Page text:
Focusing on customer service while always keeping an eye to the future in terms of innovation, professionalism and business development, is key to the success of Skipton market. Angela Calvert reports.
Situated at the foot of the Yorkshire Dales in the heart of stock producing country, Skipton has grown into one of the busiest markets in the UK.
Trading as a limited company, Craven Cattle Marts, with farmer shareholders, it is run by a board of directors with Anthony Hewetson as chairman and auctioneer and Jeremy Eaton as general manager and company secretary.
Established in the 1880s, the market occupied several sites in and around the town centre before the new market was built at the current location in 1990.
Further major changes and developments came after the 2001 foot-and-mouth outbreak, when the directors realised the structure of the business had to change, but livestock still remains at its heart.
About a third of a million sheep and more than 20,000-head of cattle are sold each year, including more than 20,000 Mule gimmer lambs in autumn.
Between 3,000 and 6,000 prime lambs go under the hammer every week, as well as 6,000-12,000 store lambs fortnightly during the season.
The market is well known for its store cattle and young feeding bull sales, which attract between 700- and 1,100-head every two weeks, plus a twice-monthly dairy sale and regular breeding sales.
The number of pedigree sales is increasing, enabling local producers to buy replacement stock on their doorstep.
Livestock sales manager and auctioneer Ted Ogden says: “We draw stock from a wide area – the Yorkshire Dales through to Nidderdale, West and South Yorkshire, Derbyshire and Lincolnshire, and to the west from Lancashire and the South Lakes and beyond.
“Good stock attracts plenty of buyers and it is not unusual for there to be up to 18 individual buyers around the prime sheep ring, ranging from local independent retailers to high throughput processors buying for the home and export market.
“Most store cattle we offer are home-bred and, being in a four-year TB testing area, are low risk, attracting buyers from all over the UK.
“There are a number of other livestock markets in the area, but this is good from a farmer’s point of view, as there is competition to sell stock and we all drive each other forward.
“We cater for everyone and our focus is on offering the best possible customer service to every individual. We are constantly looking at ways to innovate, improve facilities and promote sales for the benefit of buyers and sellers.
“I think we are in for a turbulent few years with Brexit, but I would like to think it might result in less red tape and a relaxation of the six-day rule.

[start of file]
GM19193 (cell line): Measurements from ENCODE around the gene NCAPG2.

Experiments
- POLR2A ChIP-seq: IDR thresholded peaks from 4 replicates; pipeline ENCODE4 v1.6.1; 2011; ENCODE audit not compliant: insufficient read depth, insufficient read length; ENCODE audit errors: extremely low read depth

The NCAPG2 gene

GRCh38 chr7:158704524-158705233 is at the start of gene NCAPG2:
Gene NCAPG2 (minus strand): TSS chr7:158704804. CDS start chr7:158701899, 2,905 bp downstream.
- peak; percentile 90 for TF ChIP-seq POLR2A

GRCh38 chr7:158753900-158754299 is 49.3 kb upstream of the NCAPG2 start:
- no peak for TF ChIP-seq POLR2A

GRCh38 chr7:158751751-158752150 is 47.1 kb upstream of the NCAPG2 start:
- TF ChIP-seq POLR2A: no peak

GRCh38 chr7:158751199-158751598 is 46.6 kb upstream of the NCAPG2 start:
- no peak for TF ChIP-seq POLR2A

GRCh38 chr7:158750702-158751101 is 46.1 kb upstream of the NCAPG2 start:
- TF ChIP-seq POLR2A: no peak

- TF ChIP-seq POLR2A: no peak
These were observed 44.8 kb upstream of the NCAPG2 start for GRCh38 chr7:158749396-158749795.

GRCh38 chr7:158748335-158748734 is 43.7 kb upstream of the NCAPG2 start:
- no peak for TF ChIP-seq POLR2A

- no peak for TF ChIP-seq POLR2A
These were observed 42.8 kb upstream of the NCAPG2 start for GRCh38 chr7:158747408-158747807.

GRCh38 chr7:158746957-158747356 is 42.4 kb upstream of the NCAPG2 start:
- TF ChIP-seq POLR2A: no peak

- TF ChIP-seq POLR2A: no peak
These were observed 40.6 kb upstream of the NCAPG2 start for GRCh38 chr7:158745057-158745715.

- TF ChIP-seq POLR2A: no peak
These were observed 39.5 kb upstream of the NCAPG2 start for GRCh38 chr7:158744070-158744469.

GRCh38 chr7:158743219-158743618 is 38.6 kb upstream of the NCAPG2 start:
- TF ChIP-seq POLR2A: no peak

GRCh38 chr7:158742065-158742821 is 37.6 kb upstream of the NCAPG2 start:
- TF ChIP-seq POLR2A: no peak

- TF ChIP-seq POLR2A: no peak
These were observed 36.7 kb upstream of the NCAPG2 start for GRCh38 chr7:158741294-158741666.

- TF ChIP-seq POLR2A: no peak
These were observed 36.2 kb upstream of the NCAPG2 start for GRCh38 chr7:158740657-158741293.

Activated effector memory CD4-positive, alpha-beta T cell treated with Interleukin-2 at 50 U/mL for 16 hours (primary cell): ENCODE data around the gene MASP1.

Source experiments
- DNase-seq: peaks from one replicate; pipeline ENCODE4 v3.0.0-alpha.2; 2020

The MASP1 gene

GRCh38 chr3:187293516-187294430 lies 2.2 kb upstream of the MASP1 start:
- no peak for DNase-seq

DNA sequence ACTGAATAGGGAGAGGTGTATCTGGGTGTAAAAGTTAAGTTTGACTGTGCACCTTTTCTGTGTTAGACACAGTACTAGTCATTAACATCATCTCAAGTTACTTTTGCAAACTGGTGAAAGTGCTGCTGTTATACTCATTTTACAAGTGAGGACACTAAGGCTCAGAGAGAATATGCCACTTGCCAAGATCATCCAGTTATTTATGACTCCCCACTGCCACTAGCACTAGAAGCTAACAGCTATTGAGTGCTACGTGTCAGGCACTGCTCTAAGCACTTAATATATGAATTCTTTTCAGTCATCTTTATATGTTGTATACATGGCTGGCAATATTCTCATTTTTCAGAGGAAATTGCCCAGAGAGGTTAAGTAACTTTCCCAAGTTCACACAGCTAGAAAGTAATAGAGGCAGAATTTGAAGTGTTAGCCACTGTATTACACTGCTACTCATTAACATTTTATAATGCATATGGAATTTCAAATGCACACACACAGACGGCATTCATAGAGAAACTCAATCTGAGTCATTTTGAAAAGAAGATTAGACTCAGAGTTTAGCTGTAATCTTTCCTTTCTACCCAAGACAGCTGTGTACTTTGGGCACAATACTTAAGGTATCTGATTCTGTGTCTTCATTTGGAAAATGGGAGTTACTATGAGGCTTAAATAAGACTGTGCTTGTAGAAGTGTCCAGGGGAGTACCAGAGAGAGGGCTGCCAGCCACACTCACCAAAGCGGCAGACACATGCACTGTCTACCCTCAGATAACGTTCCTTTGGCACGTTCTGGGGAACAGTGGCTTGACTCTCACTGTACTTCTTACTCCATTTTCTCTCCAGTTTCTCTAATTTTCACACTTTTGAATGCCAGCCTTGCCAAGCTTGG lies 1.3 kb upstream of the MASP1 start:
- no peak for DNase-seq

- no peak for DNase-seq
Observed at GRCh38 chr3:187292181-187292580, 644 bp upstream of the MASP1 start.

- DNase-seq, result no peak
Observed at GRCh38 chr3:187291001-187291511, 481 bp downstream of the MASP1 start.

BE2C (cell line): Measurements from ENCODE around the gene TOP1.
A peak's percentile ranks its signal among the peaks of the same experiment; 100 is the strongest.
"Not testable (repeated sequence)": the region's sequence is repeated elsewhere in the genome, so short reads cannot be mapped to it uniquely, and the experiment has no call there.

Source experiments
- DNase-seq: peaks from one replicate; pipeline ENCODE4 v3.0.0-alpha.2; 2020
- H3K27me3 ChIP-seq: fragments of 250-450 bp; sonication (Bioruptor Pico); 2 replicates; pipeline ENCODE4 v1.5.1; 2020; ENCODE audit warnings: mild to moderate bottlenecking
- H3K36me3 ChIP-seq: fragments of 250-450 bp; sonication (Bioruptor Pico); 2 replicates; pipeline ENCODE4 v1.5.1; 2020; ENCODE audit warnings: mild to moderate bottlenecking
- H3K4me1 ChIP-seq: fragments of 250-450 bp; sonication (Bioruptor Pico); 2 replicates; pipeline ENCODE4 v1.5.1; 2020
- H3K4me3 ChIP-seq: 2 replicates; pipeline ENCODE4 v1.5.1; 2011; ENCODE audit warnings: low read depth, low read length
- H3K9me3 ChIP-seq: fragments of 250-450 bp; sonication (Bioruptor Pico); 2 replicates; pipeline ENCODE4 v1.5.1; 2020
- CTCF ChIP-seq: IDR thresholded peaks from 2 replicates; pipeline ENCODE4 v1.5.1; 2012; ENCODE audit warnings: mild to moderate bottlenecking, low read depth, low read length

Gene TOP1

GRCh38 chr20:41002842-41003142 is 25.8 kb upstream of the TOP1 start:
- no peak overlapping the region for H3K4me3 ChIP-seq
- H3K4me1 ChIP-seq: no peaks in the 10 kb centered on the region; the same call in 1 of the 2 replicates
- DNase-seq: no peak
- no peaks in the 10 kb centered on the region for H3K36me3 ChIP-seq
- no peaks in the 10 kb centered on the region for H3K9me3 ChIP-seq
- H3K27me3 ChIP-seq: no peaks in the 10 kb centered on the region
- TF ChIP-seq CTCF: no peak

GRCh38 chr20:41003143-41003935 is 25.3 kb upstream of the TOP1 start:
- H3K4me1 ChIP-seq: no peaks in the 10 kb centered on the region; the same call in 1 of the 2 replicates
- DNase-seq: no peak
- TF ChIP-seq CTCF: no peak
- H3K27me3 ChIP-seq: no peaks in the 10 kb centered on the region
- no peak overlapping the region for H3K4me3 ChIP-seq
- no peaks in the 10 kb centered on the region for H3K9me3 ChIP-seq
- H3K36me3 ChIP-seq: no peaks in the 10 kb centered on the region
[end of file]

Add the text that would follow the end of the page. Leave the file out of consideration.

“It is accepted we will not see livestock numbers rise, but the Government needs to be aware of food security and the value of British agriculture.”
While the main business is undoubtedly livestock sales, the market site is very much a rural hub. It is home to Craven College, a large animal veterinary practice, a meat cutting facility, as well as agricultural suppliers and associated businesses.
This in itself is a draw, as well as the fact visitors can easily access the town centre from the market.
A unique feature of the mart is the fact one of the three sale rings has the ability to be transformed into a theatre. Run as a charity, The Mart Theatre offers a variety of entertainment throughout the year, including live music, comedy, plays and craft events.
Mr Ogden says: “The social aspect of markets is as important as it was years ago. Many farmers are sole traders working alone, so it is an opportunity for them to meet people and do business.
“I am very bullish for the future. I am lucky to do the job I do, as it is the most sociable job in the world and customers become friends, but it can be stressful at times, particularly when selling up to 25,000 sheep in three days, but I will not change it. Unfortunately, selling stock is now probably the smallest part of the job.
“Markets bring together willing buyers and sellers. We operate in a modern environment under strict Government legislation with high welfare standards meeting Red Tractor standards.
“It is still the most effective and economic way to sell large volumes of stock at key times of year.”
Jeremy Eaton: General manager and company secretary, selling prime cattle, store and breeding sheep
Ted Ogden: Livestock sales manager, selling store cattle and all types of sheep
Sam Bradley: Auctioneer, selling rearing calves, dairy cattle and all store stock
Monday: Weekly – rearing calves, prime sheep and cull ewes, prime and cast cattle and feeding cows; dairy – fortnightly; monthly primestock shows, ewes and lambs in season, produce
Tuesday: In autumn – gimmer shearlings, breeding ewes, Mule gimmer lambs
Wednesday: Fortnightly – store cattle, young feeding bulls, seasonal pedigree breeding cattle and store sheep
Saturday: Monthly – stirks, weaned calves, young store cattle, sheep and goats, plus machinery, furniture and collectibles